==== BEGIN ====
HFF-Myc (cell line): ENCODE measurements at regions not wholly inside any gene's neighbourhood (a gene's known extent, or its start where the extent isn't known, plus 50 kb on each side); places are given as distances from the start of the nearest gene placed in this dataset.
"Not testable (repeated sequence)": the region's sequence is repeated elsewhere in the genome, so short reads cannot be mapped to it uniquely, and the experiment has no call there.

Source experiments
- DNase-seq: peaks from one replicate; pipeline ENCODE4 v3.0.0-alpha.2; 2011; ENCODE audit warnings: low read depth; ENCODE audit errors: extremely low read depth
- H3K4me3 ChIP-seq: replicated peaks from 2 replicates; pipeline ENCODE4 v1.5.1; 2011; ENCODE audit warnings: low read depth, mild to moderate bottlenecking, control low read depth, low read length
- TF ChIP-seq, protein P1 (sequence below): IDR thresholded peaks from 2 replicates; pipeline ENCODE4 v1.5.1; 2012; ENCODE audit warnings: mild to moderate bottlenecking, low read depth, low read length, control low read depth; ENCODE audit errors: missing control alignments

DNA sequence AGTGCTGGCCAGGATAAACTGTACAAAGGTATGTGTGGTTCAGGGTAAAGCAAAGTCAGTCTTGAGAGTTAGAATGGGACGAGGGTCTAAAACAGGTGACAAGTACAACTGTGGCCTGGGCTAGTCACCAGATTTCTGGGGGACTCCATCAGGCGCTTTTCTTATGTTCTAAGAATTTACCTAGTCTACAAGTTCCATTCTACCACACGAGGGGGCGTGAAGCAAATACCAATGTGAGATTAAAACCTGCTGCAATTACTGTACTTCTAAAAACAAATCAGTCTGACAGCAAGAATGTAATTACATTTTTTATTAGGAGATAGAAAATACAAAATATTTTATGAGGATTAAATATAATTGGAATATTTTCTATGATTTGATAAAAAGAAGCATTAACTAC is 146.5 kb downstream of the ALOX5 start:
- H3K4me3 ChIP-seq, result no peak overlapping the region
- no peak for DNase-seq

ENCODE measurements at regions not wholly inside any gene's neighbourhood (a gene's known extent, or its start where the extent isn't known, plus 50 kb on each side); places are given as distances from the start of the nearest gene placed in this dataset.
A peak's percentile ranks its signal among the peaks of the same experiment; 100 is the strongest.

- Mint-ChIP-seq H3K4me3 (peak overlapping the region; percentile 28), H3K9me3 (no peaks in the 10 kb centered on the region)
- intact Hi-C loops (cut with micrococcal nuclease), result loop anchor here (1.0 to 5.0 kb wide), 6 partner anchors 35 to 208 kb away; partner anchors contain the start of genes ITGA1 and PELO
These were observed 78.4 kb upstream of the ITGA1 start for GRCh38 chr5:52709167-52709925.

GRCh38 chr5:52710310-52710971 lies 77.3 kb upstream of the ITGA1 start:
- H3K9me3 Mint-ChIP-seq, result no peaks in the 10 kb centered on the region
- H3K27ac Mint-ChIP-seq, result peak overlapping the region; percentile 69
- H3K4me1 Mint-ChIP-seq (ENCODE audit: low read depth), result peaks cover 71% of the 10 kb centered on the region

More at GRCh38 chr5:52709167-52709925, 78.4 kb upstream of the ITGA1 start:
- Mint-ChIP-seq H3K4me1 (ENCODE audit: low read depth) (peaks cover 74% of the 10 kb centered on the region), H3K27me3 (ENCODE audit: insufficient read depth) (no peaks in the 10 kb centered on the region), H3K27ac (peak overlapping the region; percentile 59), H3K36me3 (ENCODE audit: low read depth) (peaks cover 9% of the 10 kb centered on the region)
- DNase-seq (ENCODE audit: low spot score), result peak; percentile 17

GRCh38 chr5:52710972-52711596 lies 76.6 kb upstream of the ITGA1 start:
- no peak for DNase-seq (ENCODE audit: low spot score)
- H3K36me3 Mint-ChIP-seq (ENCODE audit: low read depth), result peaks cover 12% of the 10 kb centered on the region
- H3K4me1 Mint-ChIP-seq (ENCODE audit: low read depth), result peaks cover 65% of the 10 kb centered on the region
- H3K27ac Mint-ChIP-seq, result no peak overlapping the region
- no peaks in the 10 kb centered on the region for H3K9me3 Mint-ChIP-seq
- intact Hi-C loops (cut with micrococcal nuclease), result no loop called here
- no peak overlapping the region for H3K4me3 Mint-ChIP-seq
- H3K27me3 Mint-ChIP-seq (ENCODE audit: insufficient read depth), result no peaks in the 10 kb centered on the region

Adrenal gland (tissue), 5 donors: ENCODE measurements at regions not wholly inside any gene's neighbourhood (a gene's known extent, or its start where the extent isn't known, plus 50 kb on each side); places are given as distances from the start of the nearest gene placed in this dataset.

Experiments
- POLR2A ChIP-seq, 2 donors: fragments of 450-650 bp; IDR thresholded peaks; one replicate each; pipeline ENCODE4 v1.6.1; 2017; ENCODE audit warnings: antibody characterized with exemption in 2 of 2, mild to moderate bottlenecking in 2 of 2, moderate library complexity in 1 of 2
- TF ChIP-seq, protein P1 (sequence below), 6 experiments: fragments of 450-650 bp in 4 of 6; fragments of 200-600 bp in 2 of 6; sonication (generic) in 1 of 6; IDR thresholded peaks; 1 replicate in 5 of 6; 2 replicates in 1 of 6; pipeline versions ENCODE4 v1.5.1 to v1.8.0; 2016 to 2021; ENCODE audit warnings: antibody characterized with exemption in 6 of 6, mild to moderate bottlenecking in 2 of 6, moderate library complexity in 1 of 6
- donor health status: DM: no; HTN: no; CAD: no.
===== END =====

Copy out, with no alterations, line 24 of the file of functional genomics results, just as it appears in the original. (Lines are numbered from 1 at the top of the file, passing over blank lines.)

- H3K36me3 Mint-ChIP-seq (ENCODE audit: low read depth), result peaks cover 12% of the 10 kb centered on the region